SHREYA SINGHAL V. UNION OF INDIA

PARTIES OF THE CASE

PETITIONER: Shreya Singhal• RESPONDENT: Union of India

CITATION: AIR 2015 SC 1523

BENCH: J. Chelameswar, J. Rohinton Fali Nariman

FACTUAL BACKGROUND

A writ petition was filed under Article 32 of the Constitution of India stating that the police have misused their power under Section 66A of Information Technology Act, 2000 (IT Act) inter alia, it violates the freedom of speech and expression in various instances. In the present case, two women were arrested for questioning the shutdown of Mumbai after the death of Shiv Sena chief, Bal Thackeray by the Mumbai police by invoking Section 66A. The women posted their comments on Facebook. Later, the arrested women were released and it was decided to close the criminal cases against them. However, such arrests had already attracted widespread public protest.

ISSUES

Whether Section 66A and 69A of the IT Act is constitutionally valid? Whether Section 66A of the IT Act is violative of the fundamental right of freedom of speech and expression under Article 19(2) of the Indian Constitution?

JUDGMENT, REASONING AND ITS ANALYSIS

The Apex Court struck down Section 66A of the IT Act, stating that its ban on statements that could cause ‘annoyance, inconvenience, enmity, hatred or ill will’ was unconstitutional.

The Court found that the comment did not amount to any incitement and the alleged act does not come under any offence. In this case, a positive use of the fundamental right of freedom of speech and expression was provided by the Indian Constitution.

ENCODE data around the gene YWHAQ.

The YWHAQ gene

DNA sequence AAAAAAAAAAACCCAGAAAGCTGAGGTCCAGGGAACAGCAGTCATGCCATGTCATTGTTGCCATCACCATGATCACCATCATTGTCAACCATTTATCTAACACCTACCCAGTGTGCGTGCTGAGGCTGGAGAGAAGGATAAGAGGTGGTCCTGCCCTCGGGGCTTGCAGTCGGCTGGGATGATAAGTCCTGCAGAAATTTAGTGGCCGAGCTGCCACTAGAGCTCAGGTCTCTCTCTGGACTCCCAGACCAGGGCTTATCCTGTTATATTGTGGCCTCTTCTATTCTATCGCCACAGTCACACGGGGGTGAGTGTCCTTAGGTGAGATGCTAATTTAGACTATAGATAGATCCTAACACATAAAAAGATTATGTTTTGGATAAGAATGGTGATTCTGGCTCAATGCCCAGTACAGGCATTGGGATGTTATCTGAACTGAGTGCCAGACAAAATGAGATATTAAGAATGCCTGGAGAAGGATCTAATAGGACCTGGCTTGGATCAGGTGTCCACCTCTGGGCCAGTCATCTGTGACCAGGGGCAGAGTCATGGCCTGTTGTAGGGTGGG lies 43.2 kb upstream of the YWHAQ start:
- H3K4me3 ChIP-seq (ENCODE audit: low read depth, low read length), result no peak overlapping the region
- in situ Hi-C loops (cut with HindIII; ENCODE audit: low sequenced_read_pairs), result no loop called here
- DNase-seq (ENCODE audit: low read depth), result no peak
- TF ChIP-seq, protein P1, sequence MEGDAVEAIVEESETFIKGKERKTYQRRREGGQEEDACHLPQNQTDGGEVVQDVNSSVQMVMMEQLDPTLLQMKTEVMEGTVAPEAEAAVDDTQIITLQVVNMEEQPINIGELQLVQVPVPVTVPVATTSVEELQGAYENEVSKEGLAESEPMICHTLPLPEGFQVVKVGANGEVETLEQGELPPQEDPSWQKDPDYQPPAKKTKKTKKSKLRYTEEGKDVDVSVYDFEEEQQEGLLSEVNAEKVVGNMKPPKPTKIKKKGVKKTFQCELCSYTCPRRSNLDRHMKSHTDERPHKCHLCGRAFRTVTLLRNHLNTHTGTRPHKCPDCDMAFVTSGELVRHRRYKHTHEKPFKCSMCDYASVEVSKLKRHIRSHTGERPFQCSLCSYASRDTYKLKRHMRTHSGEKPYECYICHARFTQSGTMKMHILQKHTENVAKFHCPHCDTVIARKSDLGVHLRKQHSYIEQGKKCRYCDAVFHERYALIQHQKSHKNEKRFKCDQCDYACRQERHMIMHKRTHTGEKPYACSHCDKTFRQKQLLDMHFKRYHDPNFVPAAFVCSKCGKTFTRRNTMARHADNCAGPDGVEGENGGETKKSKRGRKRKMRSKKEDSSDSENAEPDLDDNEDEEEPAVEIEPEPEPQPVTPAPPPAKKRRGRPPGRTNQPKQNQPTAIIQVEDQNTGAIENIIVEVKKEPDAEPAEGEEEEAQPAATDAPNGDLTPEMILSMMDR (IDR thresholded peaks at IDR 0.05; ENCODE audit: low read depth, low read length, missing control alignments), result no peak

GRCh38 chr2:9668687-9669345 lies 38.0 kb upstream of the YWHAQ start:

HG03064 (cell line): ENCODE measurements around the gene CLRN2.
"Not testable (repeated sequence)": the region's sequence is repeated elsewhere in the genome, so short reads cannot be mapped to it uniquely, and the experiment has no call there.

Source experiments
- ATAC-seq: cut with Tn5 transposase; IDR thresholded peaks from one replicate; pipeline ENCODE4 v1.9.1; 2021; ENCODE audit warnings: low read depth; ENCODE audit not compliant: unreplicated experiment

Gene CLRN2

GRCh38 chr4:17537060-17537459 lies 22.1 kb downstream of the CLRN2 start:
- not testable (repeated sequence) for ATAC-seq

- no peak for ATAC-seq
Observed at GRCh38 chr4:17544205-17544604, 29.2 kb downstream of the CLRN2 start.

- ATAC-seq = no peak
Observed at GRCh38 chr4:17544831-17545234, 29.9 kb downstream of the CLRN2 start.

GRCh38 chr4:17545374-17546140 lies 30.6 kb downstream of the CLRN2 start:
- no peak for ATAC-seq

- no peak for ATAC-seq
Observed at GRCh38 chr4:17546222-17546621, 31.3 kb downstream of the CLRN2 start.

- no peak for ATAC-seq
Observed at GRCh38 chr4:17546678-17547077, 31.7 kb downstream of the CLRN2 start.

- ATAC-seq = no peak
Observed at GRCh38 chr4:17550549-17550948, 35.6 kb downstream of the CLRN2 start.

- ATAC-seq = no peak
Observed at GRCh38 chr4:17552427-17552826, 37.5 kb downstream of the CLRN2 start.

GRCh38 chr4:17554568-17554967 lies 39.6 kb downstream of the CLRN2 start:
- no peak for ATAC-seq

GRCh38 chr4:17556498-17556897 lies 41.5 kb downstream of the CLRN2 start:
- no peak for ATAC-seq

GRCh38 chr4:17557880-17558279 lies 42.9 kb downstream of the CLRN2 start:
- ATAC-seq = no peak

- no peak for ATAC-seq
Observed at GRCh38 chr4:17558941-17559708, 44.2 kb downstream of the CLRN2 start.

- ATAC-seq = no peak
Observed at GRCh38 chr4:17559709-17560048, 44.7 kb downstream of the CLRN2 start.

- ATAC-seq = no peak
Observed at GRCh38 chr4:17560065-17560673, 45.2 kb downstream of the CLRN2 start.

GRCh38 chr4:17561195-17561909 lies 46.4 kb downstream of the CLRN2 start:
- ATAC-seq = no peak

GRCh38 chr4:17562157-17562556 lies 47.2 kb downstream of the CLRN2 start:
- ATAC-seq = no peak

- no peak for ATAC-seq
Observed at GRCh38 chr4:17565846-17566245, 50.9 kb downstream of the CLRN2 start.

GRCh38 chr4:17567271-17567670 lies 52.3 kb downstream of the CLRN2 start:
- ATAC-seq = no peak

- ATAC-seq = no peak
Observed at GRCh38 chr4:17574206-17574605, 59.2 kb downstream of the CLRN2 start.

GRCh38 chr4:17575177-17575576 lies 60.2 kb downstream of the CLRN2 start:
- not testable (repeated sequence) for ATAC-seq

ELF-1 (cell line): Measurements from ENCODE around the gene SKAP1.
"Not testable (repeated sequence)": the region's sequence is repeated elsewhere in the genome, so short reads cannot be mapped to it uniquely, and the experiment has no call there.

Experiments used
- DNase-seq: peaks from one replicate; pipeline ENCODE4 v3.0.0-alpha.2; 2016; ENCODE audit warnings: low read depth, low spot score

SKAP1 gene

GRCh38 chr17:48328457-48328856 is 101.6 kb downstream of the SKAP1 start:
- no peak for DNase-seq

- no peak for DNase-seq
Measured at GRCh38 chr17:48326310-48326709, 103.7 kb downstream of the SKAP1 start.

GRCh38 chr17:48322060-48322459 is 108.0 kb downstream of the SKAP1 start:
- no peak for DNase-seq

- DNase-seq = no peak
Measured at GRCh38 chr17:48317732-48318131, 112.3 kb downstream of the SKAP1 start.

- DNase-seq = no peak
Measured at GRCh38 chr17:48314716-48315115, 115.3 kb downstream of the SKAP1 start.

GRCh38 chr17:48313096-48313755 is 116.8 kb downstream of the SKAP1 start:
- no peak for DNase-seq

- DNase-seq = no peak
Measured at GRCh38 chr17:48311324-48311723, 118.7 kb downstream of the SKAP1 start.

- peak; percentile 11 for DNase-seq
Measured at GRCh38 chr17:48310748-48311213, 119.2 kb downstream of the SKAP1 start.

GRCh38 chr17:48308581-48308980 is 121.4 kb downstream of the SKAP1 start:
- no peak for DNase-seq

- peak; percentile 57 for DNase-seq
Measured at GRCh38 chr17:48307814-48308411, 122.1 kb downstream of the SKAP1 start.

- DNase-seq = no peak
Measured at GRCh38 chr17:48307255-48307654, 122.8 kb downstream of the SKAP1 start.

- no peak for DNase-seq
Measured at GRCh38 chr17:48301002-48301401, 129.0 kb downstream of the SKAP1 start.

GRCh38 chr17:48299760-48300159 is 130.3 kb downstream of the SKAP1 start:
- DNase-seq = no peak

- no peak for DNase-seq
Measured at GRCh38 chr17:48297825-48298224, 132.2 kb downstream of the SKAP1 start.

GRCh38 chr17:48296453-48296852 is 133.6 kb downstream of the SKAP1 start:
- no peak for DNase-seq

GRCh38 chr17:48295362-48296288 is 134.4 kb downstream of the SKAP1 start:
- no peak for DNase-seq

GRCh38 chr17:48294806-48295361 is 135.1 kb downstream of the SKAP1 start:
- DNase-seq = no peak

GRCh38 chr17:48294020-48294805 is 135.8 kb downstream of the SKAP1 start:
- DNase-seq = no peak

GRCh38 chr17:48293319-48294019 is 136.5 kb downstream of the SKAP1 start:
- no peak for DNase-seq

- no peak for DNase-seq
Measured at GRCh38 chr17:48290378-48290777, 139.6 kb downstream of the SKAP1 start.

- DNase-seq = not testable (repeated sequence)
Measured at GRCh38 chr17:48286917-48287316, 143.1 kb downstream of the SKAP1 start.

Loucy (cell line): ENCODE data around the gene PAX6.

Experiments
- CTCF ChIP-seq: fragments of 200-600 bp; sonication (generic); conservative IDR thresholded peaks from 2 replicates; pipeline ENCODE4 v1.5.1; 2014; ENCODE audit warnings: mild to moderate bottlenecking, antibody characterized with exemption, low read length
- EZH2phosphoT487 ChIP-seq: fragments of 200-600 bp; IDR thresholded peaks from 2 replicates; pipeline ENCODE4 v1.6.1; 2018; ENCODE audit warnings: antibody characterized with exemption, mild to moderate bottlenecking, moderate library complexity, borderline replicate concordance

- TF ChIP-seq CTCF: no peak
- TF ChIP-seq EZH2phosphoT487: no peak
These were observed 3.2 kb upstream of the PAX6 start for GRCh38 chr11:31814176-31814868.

The Court observed that the expressions used in Section 66A of the IT Act is completely ‘open-ended’, ‘undefined’ and it is not covered under Article 19(2) of the Indian Constitution. Section 66A had no direct connection with causing disturbance to public order or incitement to commit an offense. It was hence struck down in its entirety by the Court because it violates the right of freedom of speech and expression guaranteed by Articles 19(1)(a) and 19(2). The perspective adopted by the Court was to protect the fundamental right of freedom of speech and expression and in no way the legislation can take away this right, by claiming cover under Article 19(2) of the Constitution. Moreover, the Court applied the rule of severability that struck down only those sections which were vague and arbitrary. It was observed that the whole legislation need not be held invalid.

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